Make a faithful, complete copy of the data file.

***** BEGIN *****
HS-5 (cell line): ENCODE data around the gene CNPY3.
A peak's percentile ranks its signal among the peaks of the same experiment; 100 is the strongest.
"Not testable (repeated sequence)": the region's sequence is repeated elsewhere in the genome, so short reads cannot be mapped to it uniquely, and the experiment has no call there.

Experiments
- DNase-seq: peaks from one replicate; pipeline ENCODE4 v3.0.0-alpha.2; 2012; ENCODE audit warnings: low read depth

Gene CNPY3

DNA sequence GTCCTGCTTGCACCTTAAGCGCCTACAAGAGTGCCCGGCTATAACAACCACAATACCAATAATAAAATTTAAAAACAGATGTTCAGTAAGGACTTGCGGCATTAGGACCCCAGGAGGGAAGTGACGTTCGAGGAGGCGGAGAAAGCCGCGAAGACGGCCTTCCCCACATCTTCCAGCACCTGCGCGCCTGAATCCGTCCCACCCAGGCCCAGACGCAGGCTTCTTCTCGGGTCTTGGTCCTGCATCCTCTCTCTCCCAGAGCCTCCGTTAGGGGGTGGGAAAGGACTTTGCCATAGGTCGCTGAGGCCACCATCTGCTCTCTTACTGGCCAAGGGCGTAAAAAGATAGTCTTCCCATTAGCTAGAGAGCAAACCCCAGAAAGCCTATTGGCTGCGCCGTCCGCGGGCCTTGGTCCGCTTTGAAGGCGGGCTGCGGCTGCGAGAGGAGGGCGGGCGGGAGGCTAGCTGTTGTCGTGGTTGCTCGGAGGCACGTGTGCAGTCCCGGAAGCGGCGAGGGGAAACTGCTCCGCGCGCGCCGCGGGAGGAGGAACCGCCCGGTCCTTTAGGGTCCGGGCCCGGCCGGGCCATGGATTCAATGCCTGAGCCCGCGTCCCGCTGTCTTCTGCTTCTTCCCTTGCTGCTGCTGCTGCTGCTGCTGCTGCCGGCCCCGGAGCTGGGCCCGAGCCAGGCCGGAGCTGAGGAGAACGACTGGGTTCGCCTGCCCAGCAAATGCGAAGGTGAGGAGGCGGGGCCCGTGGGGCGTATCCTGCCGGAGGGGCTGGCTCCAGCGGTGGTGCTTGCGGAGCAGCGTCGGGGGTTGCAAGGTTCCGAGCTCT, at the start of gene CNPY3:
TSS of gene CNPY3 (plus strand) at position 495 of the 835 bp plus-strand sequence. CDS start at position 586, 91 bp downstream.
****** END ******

HS-5 (cell line): ENCODE data around the gene CNPY3.
A peak's percentile ranks its signal among the peaks of the same experiment; 100 is the strongest.
"Not testable (repeated sequence)": the region's sequence is repeated elsewhere in the genome, so short reads cannot be mapped to it uniquely, and the experiment has no call there.

Experiments
- DNase-seq: peaks from one replicate; pipeline ENCODE4 v3.0.0-alpha.2; 2012; ENCODE audit warnings: low read depth

Gene CNPY3

DNA sequence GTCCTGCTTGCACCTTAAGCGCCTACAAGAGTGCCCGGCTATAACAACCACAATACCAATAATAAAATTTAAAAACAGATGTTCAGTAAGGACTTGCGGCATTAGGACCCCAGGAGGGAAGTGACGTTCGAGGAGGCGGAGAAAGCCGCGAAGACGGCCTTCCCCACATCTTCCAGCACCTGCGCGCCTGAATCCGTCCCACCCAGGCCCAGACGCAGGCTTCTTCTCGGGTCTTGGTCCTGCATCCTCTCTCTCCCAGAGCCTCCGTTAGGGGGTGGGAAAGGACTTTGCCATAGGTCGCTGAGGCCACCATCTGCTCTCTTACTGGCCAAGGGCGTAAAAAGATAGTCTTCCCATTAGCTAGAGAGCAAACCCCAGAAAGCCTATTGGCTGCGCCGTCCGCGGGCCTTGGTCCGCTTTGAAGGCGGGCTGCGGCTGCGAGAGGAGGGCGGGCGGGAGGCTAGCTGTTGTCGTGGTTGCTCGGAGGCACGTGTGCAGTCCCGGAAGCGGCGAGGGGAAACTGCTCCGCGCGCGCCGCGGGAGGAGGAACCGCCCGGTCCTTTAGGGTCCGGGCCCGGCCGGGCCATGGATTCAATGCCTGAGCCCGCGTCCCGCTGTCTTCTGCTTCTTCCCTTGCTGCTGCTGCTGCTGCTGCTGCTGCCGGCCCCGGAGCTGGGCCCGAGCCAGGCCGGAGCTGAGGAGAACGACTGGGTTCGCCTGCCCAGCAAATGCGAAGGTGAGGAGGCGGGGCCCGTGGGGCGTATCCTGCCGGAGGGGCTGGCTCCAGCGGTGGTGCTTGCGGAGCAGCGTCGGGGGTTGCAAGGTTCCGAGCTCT, at the start of gene CNPY3:
TSS of gene CNPY3 (plus strand) at position 495 of the 835 bp plus-strand sequence. CDS start at position 586, 91 bp downstream.